Fannie Mae and Freddie Mac shares surged to five-year highs last week, giving them a combined market value of $48 billion, about the same as BlackRock Inc., the world’s largest money manager, and Starbucks Corp., the biggest coffee-shop operator.
The securities have climbed eightfold this year as the U.S. housing recovery led the mortgage financiers to record profits and speculation grew they would repay the government after their 2008 bailout and be released from conservatorship. Under a new bipartisan bill being prepared by U.S. senators, the companies would be liquidated and the stock could be worthless. Higher-ranking preferred securities, whose buyers include billionaire hedge fund manager Paulson & Co. and Bruce Berkowitz’s Fairholme Capital Management, are also at risk from the legislation.
“There is a giant disconnect between investors and Washington over whether there is any value,” Jaret Seiberg, an analyst at Guggenheim Securities LLC’s Washington Research Group, said in a telephone interview. “Washington can’t fathom there could be value and the investment community seems convinced that there is.”
Trading in the preferred and common stock of Fannie Mae and Freddie Mac has jumped in recent months as speculation mounted the Obama administration or Congress would address the future of the $9.4 trillion mortgage-finance system. A bill being prepared by Tennessee Republican Bob Corker and Virginia Democrat Mark Warner would keep the government in the market, an outcome the world’s biggest bond investors including Pacific Investment Management Co. and AllianceBernstein LP say is necessary.
Fannie Mae and Freddie Mac surged in May from so-called penny stocks -- trading under $1 -- to an intraday high on May 29 of $5.44 for Fannie Mae, giving it a market capitalization of about $31.3 billion, and $5 for Freddie Mac, equal to $16 billion, according to data compiled by Bloomberg that assumes the government has already exercised warrants giving taxpayers the right to take 80 percent stakes in the firms.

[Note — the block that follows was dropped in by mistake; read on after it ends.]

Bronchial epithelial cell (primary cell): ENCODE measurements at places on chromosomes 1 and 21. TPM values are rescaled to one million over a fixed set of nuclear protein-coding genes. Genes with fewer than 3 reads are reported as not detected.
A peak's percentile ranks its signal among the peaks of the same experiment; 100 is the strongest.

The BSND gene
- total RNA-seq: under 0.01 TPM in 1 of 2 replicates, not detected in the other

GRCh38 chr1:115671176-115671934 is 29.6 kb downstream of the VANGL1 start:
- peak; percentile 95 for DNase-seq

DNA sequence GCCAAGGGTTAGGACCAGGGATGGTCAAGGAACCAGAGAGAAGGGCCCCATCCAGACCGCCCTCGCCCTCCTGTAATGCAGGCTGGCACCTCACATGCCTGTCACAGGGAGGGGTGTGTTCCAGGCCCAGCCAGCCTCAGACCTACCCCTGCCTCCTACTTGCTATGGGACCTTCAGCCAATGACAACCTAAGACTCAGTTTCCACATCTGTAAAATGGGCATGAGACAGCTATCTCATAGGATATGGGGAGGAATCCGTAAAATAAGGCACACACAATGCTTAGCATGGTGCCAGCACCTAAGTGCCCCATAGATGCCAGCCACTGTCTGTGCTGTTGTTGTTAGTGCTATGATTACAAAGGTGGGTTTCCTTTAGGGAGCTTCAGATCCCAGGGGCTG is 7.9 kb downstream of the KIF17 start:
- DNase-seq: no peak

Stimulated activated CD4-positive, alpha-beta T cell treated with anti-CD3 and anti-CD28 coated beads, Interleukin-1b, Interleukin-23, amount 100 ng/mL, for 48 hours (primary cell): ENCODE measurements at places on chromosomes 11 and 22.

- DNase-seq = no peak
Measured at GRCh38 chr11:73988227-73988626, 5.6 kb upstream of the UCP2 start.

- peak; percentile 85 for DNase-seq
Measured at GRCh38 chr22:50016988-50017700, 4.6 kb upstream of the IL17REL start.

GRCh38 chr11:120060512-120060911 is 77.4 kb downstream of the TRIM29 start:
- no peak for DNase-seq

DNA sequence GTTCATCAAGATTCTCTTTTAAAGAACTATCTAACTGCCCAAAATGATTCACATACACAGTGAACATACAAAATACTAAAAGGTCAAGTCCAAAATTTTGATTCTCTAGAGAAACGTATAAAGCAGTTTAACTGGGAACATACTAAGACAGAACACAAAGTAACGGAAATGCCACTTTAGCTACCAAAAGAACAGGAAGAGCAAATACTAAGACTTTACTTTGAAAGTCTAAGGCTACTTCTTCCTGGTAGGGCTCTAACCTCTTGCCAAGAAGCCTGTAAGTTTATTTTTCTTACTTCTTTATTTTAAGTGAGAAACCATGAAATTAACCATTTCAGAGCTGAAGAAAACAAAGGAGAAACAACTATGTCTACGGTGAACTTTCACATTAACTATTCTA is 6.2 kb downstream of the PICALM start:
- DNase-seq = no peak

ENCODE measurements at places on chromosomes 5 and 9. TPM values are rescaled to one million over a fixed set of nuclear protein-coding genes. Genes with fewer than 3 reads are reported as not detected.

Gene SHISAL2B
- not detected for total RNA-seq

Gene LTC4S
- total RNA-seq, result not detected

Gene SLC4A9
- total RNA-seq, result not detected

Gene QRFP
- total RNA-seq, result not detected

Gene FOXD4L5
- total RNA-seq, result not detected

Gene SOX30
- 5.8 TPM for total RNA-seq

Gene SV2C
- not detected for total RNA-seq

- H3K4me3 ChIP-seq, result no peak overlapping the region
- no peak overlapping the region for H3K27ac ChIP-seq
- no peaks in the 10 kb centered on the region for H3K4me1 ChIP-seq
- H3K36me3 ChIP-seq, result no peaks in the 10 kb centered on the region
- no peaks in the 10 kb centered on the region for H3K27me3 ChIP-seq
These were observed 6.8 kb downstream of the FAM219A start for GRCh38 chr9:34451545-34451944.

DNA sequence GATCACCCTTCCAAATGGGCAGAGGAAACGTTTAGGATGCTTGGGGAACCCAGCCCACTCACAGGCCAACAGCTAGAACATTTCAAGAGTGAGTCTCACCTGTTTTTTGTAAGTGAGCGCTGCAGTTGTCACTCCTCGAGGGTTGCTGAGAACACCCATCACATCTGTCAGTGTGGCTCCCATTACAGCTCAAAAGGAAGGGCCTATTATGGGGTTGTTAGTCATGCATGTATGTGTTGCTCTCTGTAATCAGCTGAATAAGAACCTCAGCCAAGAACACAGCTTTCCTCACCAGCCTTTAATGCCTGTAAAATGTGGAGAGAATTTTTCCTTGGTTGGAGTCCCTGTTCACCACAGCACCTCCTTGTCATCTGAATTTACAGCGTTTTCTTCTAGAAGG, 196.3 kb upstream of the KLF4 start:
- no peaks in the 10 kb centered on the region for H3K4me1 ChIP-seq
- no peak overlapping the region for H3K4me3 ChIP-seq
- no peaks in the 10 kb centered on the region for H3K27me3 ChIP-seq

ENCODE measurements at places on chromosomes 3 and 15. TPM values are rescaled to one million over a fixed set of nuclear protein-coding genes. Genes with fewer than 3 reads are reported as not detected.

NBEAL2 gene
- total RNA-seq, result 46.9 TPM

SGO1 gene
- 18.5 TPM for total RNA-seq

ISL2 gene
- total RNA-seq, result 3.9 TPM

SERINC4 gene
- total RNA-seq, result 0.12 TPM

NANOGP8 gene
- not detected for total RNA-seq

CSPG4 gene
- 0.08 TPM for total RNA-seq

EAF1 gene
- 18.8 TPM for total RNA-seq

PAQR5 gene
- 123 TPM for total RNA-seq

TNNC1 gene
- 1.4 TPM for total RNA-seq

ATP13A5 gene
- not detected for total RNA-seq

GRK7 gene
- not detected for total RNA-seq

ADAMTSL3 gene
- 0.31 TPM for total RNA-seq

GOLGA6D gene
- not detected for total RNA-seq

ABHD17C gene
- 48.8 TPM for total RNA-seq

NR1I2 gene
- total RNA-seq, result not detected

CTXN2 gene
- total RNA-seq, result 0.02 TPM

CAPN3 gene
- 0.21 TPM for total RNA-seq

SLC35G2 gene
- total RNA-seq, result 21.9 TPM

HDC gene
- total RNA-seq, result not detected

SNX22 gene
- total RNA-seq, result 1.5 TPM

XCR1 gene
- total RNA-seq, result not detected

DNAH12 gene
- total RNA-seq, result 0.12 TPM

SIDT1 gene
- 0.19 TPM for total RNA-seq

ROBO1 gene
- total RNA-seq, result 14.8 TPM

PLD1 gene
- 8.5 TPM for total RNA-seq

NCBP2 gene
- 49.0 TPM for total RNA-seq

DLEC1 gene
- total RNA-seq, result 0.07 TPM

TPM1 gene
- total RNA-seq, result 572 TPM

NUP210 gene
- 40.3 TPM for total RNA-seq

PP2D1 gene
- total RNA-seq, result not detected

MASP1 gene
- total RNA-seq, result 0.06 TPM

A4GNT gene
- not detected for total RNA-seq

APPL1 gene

The two have since retreated with Fannie Mae falling 19 percent today to $1.82 at 3:59 p.m. in New York trading. Freddie Mac slipped 20 percent to $1.75.
“The speculation is wild,” Anton Schutz, president of Rochester, New York-based Mendon Capital Advisors Corp., said in a telephone interview. His firm has about $160 million under management and doesn’t own Fannie Mae shares. “I would never engage in owning any security like that, where the government makes the rules.”
Fannie’s 8.25 percent preferred stock had risen to $8.24 yesterday from 26 cents at the beginning of the year, as investors speculated the securities, which have a par value of $25, could be repaid. They fell 18 percent to $6.72 today.
Berkowitz’s Fairholme Capital Management said this week it owns $2.4 billion par value of preferreds from the two companies and is ready to help with a restructuring.
“Taxpayer dollars expended by the government during a time of national crisis will be fully repaid,” Fairholme said in the statement. “And equitable treatment of taxpaying shareholders, including community banks, insurance companies, and mutual funds holding preferred stock, must be restored with dividends reinstated.”
At about the same time the government bailed out Fannie Mae and Freddie Mac, during the darkest point of the financial crisis, it also extended aid to American International Group Inc., Citigroup Inc. and other Wall Street banks. Those rescues didn’t “vanquish” stockholders, said Ralph Nader, consumer advocate and former presidential candidate.
“The U.S. government’s power play has turned us into zombie shareholders,” Nader, who owns Fannie Mae stock, said in a telephone interview. “There are some pretty bewildered people -- retirees, people who invest through mutual funds -- wondering why AIG shareholders get restored while they lose everything, even as the companies return to profitability.”